So You Want to Sell Your Appraisal Business?

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So You Want to Sell Your Appraisal Business?

By Dustin Harris, The Appraiser Coach

I am contacted by my peers fairly regularly about whether it is possible to sell their appraisal business. If this is in your future, there are steps you can take today to ensure a better outcome tomorrow.

Most of the inquiries about selling businesses come from appraisers nearing or past typical retirement age. I assume some of them are looking at their retired friends who have built businesses and sold them, and who are now living the good life on the proceeds from that sale.

Appraisers are sometimes discouraged, thinking that they may not enjoy the same. Though there is some truth to the idea that the sale of an appraisal business can be difficult, like any business where the principal/owner provides most of the value, there are steps you can take in advance to make a sale more likely.

What makes an appraisal business valuable? The value of an appraisal business follows many of the same principles that make any business valuable. As appraisers, we have a certain level of understanding when it comes to value. Commercial appraisers tell me that business valuation rests on the same principles as residential real estate: what will a knowledgeable buyer and seller in the marketplace negotiate?

Here are four key factors which determine the value of an appraisal business. Remember, however, that valuation is always in the eye of the beholder.

1. Hard Assets
One of the first things to consider is the value of your hard assets. Hard assets may include a physical, brick and mortar building. In today’s virtual world where more and more people work remotely, owning a commercial building is becoming less and less typical and such an asset may or may not actually be part of a business sale, but it is something to consider. Of course, there is much more than just the building to consider. Most appraisal offices have an extensive setup of computers, networks, phone systems, desks and other office furniture. Again, these things may or may not be part of the sale, but they should be considered as potential negotiating terms that may add overall value.

2. Business Structure
Here’s the rub. Most appraisers are single-person entities, so there is diminished potential and less value for a buyer after the sole practitioner leaves. Businesses where there is one appraiser only, who will not continue working after the sale, obviously are worth less to a potential buyer. However, forward-thinking appraisers combat this by building a “structure” of human resources and procedures that creates a “well-oiled machine” which does offer a potential buyer value. If a new owner can step in, and with very little effort, keep the business going using a process or structure that has sustained itself for years, the value of a business is greatly increased.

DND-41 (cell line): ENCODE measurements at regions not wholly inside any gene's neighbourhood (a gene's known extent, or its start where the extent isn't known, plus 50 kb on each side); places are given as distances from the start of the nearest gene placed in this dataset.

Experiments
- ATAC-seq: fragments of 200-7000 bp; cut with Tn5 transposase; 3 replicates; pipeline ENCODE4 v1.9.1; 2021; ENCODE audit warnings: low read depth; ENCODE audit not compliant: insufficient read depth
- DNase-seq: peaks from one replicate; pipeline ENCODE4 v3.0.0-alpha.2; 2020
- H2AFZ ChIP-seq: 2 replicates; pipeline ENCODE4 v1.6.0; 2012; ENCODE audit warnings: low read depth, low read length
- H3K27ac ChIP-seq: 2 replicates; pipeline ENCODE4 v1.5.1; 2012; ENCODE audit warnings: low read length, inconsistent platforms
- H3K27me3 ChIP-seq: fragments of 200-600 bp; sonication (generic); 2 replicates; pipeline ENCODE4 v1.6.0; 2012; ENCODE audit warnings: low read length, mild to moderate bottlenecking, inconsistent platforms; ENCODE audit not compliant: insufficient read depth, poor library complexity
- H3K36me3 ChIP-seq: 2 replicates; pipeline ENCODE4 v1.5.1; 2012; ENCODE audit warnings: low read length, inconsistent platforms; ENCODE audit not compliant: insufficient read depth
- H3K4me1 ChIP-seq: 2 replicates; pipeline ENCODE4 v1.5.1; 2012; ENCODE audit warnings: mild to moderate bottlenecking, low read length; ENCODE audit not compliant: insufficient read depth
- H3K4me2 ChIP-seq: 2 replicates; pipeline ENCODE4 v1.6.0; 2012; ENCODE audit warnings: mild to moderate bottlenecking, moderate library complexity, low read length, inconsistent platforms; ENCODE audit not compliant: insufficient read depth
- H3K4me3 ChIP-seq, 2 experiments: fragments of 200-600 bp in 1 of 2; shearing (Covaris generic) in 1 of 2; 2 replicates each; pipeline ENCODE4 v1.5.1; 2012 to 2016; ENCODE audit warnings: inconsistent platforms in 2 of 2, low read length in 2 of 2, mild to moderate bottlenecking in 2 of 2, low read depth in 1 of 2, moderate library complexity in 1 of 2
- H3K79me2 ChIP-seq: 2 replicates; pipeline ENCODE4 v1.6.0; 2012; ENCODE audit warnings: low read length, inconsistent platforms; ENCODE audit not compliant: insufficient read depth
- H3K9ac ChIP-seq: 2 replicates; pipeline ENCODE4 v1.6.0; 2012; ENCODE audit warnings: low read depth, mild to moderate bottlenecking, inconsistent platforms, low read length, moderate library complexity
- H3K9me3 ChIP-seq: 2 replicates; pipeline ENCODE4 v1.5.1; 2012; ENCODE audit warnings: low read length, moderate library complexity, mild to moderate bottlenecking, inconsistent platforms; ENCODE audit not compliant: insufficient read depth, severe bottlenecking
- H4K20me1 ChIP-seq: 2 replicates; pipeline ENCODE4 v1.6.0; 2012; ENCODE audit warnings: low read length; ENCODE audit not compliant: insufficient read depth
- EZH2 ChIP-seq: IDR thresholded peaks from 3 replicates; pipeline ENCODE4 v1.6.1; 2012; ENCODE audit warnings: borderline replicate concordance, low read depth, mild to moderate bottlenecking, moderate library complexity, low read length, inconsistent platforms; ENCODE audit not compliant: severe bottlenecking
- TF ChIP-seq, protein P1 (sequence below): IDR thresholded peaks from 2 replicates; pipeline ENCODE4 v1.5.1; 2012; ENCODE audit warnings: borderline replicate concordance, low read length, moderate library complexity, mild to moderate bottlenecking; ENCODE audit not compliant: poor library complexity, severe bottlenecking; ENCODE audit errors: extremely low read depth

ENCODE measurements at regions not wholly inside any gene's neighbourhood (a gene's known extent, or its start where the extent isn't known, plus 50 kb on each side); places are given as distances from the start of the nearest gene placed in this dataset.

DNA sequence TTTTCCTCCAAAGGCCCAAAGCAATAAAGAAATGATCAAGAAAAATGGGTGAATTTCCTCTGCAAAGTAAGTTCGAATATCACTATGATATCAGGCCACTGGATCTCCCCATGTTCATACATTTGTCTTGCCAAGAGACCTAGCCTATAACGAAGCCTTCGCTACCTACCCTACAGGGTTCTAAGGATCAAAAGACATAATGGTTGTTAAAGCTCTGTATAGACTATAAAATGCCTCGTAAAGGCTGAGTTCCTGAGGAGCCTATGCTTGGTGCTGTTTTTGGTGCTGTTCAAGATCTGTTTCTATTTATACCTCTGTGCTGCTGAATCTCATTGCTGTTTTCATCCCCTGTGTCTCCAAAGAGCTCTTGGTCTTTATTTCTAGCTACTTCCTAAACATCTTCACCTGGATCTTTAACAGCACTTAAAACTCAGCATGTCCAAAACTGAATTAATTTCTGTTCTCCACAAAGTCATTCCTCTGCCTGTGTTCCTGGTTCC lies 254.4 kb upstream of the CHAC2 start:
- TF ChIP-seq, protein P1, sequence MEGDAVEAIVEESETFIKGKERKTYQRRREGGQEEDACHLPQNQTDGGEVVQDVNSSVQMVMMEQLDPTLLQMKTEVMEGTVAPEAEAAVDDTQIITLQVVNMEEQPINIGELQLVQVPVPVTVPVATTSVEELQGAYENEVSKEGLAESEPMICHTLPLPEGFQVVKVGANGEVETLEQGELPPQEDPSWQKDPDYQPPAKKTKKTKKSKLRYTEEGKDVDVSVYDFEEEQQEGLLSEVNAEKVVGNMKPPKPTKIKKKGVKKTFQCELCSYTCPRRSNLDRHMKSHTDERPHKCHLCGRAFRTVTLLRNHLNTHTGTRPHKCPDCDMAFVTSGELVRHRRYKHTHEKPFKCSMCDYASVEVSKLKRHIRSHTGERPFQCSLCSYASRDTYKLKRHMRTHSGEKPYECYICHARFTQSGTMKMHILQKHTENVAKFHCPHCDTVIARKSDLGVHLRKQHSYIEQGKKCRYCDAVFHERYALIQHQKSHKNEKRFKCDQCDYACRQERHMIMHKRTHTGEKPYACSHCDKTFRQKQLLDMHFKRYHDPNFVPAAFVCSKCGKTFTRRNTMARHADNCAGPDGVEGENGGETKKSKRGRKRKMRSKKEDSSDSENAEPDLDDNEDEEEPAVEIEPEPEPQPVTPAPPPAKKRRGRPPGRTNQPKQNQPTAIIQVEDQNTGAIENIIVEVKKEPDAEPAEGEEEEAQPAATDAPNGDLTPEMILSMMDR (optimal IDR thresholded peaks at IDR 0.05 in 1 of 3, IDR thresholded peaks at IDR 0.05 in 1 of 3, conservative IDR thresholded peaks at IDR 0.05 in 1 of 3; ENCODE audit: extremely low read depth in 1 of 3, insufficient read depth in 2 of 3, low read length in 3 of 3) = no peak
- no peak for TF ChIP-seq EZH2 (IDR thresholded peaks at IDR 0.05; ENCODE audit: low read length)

What does your business structure look like? Can the business run itself without you? This is the ultimate question. If you have a number of appraisers and office assistants working for you, and the procedures that you have in place now allow them to function with very little supervision, you may have a business that is worth something.

Do you have a track record? Can you sit down with a potential buyer and show them statistical growth? How tightly your books are kept shows a lot about your business and about you as a business owner. Just like a used car buyer would like to see a well-kept maintenance log, a potential buyer would not want to purchase an appraisal business from an owner who does not keep track of the numbers and other crucial business data.

Finally, a huge selling point with regard to structure is your reputation. Have you kept track of positive testimonials? Do you have a Google Business Page, and are you capturing positive testimonials? Those 5-star ratings are usually attached to the business name (not the individual’s name) and will likely carry on to the new owner.

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3. Book of Business
When it comes to the valuation of businesses, the contacts and clients that you have built up in your network over time may be the most valuable asset you have to sell. However, when it comes to appraisal businesses that are formed mainly on AMC work, this becomes less of a factor. For instance, it is not difficult for an appraiser to move to a new area and start performing work quickly if their main income is AMC business. Therefore, if your appraisal business is founded mainly on AMC work, the overall value of your appraisal business is less.

However, if you have built your business mainly on non-lender or local bank connections, the valuation of your business may be higher. Furthermore, if your relations are such that you are able to hand over that trust and connection to a potential buyer, the value of your business may be much, much higher. Unfortunately, most of these relationships are built on personality, and passing this on seamlessly is not easy.

What may be transferable, however, is the ability to pass on your marketing structure. If you have spent time, energy and money building up a marketing machine that is not only trackable but sustainable, the current network of clients and potential future clients is much more marketable. In other words, if you have built up an online reputation through blog posts or helpful community service, the business name can often thrive after a transfer of ownership.